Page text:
If you are a sole trader business then if you take monies out of your business then the tax implications are usually nil. However, if you are a director and shareholder of a limited company then taking money from the company is not straight forward.
Normally you will receive money from your company in the form of salary or dividends. If you take any other payments from your company then this will be considered as a director’s loan. This is because a limited company is a separate legal entity in law, and therefore it has its own statutory obligations.
Therefore, any money borrowed from the company proper accounting records need to be kept and any money you owe to the company must be recorded in the Directors Loan Account and included in the annual statutory accounts filed with HMRC annually.
The rules regarding Directors Loan accounts are as follows:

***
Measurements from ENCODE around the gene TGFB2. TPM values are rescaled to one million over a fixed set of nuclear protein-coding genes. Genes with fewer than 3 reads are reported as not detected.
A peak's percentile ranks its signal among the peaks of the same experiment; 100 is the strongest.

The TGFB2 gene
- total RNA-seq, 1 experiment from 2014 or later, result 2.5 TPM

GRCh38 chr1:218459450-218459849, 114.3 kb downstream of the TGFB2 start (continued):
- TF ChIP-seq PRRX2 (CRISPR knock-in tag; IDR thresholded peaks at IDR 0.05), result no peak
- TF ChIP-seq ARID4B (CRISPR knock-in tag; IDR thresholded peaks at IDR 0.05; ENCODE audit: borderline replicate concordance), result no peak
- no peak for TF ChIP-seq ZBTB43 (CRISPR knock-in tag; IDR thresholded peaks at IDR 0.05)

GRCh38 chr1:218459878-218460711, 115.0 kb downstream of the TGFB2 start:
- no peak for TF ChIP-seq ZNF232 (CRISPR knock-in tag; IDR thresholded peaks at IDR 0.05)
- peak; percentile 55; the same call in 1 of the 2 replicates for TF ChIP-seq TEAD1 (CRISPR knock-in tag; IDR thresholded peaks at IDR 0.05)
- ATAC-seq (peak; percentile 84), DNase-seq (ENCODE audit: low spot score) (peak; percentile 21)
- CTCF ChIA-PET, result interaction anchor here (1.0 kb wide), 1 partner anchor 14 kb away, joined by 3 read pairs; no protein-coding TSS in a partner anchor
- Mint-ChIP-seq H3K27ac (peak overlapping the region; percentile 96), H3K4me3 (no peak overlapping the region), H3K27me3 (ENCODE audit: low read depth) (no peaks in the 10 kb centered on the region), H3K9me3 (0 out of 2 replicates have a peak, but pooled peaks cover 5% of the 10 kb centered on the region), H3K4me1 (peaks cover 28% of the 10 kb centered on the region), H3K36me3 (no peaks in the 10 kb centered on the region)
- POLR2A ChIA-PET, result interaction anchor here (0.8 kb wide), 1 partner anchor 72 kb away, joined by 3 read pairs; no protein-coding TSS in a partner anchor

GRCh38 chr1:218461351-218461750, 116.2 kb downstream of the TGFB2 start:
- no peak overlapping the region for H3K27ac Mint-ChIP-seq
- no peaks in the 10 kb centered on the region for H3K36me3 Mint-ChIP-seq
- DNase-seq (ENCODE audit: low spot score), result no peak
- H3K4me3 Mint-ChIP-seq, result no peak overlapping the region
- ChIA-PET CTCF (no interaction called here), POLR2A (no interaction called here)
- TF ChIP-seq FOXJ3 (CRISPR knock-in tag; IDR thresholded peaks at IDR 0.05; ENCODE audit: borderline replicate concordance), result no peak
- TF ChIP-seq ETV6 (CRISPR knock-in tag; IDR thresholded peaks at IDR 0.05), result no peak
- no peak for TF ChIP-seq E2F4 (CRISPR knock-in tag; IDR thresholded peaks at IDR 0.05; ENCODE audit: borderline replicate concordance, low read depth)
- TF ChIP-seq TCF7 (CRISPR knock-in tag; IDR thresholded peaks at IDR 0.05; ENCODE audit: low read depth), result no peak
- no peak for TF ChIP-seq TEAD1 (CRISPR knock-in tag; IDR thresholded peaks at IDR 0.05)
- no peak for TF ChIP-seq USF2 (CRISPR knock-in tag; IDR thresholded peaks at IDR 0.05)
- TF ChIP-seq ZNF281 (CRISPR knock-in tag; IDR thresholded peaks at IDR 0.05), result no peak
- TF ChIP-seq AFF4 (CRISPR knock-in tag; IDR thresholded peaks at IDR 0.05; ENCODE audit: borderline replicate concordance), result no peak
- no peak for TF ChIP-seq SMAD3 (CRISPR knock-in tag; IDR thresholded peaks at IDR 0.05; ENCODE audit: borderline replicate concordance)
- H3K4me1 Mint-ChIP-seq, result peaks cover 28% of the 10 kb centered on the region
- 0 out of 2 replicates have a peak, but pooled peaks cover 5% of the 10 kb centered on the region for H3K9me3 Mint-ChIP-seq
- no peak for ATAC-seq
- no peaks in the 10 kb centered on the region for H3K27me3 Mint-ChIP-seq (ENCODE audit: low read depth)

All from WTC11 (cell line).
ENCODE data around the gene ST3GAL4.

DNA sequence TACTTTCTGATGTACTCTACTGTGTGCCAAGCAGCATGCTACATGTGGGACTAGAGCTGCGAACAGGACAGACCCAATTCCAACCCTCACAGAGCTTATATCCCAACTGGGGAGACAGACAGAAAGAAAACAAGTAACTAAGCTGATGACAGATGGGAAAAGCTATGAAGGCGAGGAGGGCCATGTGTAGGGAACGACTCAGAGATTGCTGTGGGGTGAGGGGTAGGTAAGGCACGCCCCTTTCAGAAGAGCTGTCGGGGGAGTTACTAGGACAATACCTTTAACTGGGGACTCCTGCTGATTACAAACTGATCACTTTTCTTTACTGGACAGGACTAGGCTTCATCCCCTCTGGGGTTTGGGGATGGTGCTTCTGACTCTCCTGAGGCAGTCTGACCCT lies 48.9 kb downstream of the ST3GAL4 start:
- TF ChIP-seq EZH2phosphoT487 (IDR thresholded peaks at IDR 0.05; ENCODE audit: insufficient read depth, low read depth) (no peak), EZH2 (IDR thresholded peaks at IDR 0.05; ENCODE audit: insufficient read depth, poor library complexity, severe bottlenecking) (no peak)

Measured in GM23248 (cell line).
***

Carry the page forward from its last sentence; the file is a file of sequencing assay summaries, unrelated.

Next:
Personal tax is due on any director’s loan over £10,000. If interest is paid on the loan below the official rate, further tax may be due.
Corporation tax will be due if the loan is over £10,000 and not repaid within nine months of the end of the relevant tax accounting period.
Class 1A National Insurance may also be due at a rate of 13.8% on the full amount of the loan.
HMRC will review Directors Loan Accounts in from the statutory financial statements so it is important to ensure all tax is being paid and that the rules and guidelines around director’s loans are being followed.
HMRC is clamping down on a method sometimes used to avoid tax on director’s loans called ‘bed & breakfasting’. It involves repaying any money borrowed from the company before year-end, temporarily closing it in the Loan Account to sidestep tax or penalties, then immediately taking out a new loan for an equivalent amount when the new accounting year begins.
Updated rules now dictate that when a director repays a loan of more than £10,000, a waiting period of 30 days needs to be followed before any further loan above this amount can be taken, otherwise HMRC will tax the full amount loaned.